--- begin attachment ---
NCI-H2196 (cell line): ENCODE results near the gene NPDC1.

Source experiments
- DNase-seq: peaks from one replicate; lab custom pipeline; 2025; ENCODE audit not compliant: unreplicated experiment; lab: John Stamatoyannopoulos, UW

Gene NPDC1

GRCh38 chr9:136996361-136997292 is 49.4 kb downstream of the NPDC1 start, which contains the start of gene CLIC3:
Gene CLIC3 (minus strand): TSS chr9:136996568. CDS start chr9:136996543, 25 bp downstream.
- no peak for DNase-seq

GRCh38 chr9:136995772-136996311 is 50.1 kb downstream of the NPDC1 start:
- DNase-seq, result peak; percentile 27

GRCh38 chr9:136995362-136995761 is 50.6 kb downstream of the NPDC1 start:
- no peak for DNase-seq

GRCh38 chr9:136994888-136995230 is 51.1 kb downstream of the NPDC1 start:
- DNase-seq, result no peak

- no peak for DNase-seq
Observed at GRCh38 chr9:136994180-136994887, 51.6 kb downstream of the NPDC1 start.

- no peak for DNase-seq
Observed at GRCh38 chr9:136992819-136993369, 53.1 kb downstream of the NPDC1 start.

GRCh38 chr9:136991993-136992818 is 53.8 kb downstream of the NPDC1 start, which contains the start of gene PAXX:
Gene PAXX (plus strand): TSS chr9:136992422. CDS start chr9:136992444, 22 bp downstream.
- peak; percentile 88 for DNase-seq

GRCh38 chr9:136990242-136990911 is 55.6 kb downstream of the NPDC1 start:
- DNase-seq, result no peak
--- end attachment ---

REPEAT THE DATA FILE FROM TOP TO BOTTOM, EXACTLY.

NCI-H2196 (cell line): ENCODE results near the gene NPDC1.

Source experiments
- DNase-seq: peaks from one replicate; lab custom pipeline; 2025; ENCODE audit not compliant: unreplicated experiment; lab: John Stamatoyannopoulos, UW

Gene NPDC1

GRCh38 chr9:136996361-136997292 is 49.4 kb downstream of the NPDC1 start, which contains the start of gene CLIC3:
Gene CLIC3 (minus strand): TSS chr9:136996568. CDS start chr9:136996543, 25 bp downstream.
- no peak for DNase-seq

GRCh38 chr9:136995772-136996311 is 50.1 kb downstream of the NPDC1 start:
- DNase-seq, result peak; percentile 27

GRCh38 chr9:136995362-136995761 is 50.6 kb downstream of the NPDC1 start:
- no peak for DNase-seq

GRCh38 chr9:136994888-136995230 is 51.1 kb downstream of the NPDC1 start:
- DNase-seq, result no peak

- no peak for DNase-seq
Observed at GRCh38 chr9:136994180-136994887, 51.6 kb downstream of the NPDC1 start.

- no peak for DNase-seq
Observed at GRCh38 chr9:136992819-136993369, 53.1 kb downstream of the NPDC1 start.

GRCh38 chr9:136991993-136992818 is 53.8 kb downstream of the NPDC1 start, which contains the start of gene PAXX:
Gene PAXX (plus strand): TSS chr9:136992422. CDS start chr9:136992444, 22 bp downstream.
- peak; percentile 88 for DNase-seq

GRCh38 chr9:136990242-136990911 is 55.6 kb downstream of the NPDC1 start:
- DNase-seq, result no peak